Art on streetscape | holding construction and the impending quietude in the wait for financing
Still, most people are waiting for financing; that is, the banks, while mostly funded back in government bailouts, repaid in context, other major projects are sitting and waiting; developers, people, are hungry to roll. Girvin was curious about what to do on that front, and in the close of 2009, when the rampage was just really getting underway. We approached companies exploring that idea rethinking their sense about place — what’s the story in the environment, can it be rethought in some manner? Could a dead space become something else? There are several paths — one, to the concept of completely repositioning buildings, the notion of branding buildings, building brand(ing). Identity in place — newly made. We’ve noted that proposition here.
Another might be reuse — the shell simply being newly registered to suggest marketing. That might range from the nature of “your name here”, to the intimation of freshly envisioned shop-skins as new shopfronts, newly framed — amusingly or not. Starbucks, for example: the new retail laboratory.
There is, too, the idea of rethinking retail — as aligned in the earlier discussion — and looking at pop-up modeling. Pop in something new, in the place of the old. Colette‘s modeling, in Paris, is to be incessantly engaged in popping up, popping out, new retail.
New shop, popped. All the time: Colette.
Maybe people will come in that way? Use the place as a promotional vehicle, like this Droid pitch, for Verizon’s new cast on Google phone modeling. Game, interactive, promotional — and, mostly, barely noticed. A building purchased, leasee removed and no replacement in years. Abandonment and surely demoralizing for the neighborhood. And during the current spate, looking worse than ever.
Another solution might be leaving the construction on hold, and being imaginative with the installations that contain the construction sites. That’s been a big challenge in NYC. Many building sites; they’re there: sites, with construction barricades. As projects, they’re dead, they’re stopped in the water.
What about converting that to more artful expressions — storytelling at streetscape?
This image, from the New York Time’s photograph of Maya Barkai’s “Walking Men 99” at 99 Church Street, in the financial district, with 99 versions of the international “walking man” traffic sign.
Carol Vogel, notes “it has been more than eight years since the World Trade Center attack, every day it seems there are more cranes and concrete trucks, scaffolding and chain-link fences as Lower Manhattan struggles to rebuild. According to the Alliance for Downtown New York, a nonprofit business-improvement-district group, an estimated $30 billion worth of construction is going on at 190 sites below Canal Street.” The challenge is either the slow pace of action, or the impact of sluggish building in advancement. “The area is experiencing construction fatigue and, for a lot of people, it’s been a jarring experience,” said Elizabeth H. Berger, president of the alliance. “At the end of the day while these are improvements that advance Lower Manhattan, in the short term it’s tough.”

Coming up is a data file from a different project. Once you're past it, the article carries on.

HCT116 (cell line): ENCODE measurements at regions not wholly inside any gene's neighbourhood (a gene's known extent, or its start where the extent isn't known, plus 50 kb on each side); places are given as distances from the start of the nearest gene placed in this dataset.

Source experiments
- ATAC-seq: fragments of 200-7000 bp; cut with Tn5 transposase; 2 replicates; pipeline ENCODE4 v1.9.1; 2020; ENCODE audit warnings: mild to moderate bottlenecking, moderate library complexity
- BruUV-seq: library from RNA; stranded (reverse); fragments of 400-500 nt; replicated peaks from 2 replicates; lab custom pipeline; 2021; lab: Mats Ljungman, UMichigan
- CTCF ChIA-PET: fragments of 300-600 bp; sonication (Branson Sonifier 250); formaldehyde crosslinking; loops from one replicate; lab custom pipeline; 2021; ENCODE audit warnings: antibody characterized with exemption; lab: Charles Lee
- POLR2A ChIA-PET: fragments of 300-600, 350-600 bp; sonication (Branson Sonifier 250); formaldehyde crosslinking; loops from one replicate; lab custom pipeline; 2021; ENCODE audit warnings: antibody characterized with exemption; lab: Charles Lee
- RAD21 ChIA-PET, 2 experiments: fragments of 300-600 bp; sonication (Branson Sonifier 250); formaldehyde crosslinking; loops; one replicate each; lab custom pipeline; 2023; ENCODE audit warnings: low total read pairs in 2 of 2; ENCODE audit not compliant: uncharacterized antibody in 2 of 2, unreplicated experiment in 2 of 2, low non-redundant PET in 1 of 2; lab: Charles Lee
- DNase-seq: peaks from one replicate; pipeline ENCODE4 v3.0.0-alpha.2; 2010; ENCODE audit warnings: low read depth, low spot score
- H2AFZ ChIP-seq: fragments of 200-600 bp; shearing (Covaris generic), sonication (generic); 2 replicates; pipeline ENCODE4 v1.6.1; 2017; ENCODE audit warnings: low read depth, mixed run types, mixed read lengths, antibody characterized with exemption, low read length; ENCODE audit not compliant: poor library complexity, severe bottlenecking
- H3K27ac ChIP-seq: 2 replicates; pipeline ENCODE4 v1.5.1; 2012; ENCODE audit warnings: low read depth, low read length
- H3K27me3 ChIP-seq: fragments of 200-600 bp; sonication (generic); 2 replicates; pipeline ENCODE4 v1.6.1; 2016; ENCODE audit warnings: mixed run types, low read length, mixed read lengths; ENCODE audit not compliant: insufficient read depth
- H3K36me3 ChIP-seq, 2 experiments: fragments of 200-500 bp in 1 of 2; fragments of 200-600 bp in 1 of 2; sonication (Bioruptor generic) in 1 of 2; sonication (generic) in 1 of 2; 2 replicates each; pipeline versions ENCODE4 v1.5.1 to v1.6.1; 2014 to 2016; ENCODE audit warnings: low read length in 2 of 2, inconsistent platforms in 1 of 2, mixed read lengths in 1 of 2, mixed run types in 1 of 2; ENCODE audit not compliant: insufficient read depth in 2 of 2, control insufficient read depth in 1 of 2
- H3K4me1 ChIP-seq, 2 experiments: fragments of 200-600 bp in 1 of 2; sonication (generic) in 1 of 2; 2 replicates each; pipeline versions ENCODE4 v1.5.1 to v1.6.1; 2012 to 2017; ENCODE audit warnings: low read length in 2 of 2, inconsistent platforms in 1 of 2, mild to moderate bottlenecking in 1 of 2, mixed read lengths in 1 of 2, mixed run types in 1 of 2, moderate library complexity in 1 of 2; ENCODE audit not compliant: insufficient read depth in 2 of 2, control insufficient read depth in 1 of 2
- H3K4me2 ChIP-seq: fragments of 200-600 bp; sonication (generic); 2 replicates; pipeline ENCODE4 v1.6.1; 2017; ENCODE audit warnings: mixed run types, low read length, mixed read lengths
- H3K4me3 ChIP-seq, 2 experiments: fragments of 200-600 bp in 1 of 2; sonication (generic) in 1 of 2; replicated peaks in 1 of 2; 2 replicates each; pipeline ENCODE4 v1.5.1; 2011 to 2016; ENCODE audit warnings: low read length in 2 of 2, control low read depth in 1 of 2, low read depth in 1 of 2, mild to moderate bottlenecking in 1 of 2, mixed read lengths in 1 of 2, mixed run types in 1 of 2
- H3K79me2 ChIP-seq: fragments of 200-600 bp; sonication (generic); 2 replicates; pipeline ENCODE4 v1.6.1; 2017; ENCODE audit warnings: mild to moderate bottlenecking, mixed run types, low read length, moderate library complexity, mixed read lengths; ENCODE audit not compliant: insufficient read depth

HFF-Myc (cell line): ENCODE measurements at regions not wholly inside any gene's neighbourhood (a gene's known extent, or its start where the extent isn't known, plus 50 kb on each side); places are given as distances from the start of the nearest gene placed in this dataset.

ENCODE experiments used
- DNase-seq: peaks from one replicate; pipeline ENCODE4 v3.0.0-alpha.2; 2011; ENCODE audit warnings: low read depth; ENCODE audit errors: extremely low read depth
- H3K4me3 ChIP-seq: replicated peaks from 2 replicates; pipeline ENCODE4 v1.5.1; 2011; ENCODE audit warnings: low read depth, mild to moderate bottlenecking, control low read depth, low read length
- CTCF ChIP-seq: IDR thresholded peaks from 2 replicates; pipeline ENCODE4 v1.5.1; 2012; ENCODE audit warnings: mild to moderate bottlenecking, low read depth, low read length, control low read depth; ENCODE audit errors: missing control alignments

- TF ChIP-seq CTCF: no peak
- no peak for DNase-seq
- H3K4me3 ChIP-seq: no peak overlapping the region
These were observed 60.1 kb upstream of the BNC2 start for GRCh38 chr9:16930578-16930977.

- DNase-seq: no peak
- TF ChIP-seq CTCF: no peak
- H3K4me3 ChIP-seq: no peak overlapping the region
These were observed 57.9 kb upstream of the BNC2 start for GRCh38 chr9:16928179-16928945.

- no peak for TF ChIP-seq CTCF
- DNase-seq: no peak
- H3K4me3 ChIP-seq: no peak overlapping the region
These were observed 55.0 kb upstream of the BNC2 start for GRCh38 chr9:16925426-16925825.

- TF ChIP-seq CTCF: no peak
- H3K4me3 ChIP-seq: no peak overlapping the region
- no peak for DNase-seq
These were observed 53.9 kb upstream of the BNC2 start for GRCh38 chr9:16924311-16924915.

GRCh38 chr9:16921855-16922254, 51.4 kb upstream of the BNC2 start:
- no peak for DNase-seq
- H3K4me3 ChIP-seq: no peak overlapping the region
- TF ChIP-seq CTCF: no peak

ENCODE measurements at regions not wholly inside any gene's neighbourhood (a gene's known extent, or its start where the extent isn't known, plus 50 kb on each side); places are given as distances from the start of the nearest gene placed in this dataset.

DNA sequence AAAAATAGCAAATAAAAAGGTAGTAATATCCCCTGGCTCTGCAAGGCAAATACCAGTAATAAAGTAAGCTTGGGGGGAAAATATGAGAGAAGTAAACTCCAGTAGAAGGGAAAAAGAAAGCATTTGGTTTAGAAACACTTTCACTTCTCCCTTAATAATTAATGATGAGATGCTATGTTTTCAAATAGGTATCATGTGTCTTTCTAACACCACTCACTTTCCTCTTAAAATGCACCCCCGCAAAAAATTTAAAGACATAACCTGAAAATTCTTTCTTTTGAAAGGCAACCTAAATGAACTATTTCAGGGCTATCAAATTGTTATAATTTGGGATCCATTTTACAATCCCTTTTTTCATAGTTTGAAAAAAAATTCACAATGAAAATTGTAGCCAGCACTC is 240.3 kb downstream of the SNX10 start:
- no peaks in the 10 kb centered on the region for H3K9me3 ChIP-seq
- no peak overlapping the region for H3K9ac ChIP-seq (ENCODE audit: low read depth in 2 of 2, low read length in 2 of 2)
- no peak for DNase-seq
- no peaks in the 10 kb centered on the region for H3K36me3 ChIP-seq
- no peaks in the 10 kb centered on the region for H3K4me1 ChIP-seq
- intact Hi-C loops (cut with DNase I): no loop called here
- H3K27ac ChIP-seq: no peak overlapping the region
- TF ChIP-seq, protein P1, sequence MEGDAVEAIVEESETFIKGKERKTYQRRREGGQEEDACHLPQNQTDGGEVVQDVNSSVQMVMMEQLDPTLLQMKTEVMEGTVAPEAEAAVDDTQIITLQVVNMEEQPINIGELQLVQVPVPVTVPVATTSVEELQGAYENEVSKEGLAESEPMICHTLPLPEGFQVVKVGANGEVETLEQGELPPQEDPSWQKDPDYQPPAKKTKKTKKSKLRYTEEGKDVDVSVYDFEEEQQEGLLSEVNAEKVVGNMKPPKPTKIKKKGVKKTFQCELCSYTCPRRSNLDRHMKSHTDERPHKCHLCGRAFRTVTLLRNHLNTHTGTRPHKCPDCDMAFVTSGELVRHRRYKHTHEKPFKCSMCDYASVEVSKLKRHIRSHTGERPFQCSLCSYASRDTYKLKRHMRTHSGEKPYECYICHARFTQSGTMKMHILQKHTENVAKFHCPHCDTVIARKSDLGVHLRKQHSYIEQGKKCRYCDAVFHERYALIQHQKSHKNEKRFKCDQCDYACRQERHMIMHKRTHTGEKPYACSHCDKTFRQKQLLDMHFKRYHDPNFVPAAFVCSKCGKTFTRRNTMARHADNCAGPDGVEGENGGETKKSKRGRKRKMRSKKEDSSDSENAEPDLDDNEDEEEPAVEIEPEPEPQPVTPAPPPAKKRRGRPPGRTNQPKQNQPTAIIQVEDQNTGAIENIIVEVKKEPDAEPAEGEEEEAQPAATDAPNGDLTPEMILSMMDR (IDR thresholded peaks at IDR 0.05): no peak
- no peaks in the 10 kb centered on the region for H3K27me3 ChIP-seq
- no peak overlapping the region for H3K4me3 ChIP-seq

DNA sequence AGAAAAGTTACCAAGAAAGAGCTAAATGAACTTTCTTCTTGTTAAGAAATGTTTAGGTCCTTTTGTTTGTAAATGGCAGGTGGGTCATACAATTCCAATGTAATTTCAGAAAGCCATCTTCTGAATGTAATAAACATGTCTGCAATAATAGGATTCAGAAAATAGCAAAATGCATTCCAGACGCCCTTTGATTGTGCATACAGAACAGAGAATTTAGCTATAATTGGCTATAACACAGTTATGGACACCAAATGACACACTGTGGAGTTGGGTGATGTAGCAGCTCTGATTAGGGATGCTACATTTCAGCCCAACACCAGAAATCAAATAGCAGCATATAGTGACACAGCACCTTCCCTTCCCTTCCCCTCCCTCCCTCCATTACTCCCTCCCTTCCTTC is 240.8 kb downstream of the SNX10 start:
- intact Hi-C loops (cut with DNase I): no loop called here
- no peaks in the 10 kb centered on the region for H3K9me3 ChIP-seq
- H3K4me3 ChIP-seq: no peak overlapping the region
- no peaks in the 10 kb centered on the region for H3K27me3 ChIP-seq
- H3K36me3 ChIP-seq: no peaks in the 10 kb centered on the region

And the stakes are high: about 314,000 people who work in the area, 54,000 who live there and more than 5 million who visit the area every year. According to the article, at 99 Church Street, a 912-foot-tall residential and hotel tower — the tallest in New York — is being developed. But, it’s stalled — the project is in limbo pending financing. To brighten the streetscape, the Israeli-born photographer Maya Barkai has created “Walking Men 99.” Long fascinated by the walking-figure symbol that accompanies traffic crossings from around the world, she has composed a grouping of 99 examples of them marching side by side that will cover a plywood wall surrounding the property.
According to the overview on the projects by Carol Vogel, there are a sequence of these installations happening simultaneously. “Maya realized that not only does the symbol exist in every city, but she discovered that many of them are different,” said Ayelet Danielle Aldouby, a curator for ADA Art Consulting in Manhattan, who organized the project with her co-curator Elinor Milchan. “In Dresden there is a walking girl and in Fredericia, Denmark, a soldier. East Berlin has a little man wearing a hat.” She also has images of the silhouette of Hans Christian Andersen, the traffic symbol for Odense, Denmark, and Sophie, a pony-tailed female traffic sign in Utrecht, the Netherlands.
“Maya established a Web site where she asked people to submit photographs of walking men all over the world,” Ms. Aldouby added. “And then she put them together by city.” The project will be on view for a year.
Working in the context of real estate — and the absolute dearth of action in 2009 (simply everything is stalled to the point of hibernation), our reach was to find and create solutions in transforming parking lot construction sites into something more interesting, to explore the idea of rethinking space, and to build new conceptions of environment for un-leased and underutilized environments. We walked the walk.
Unfortunately, really, there were few that walked that saunter with us.
and patterning place | https://www.girvin.com/blog/?s=brand+patterning
Tim Girvin | GIRVIN
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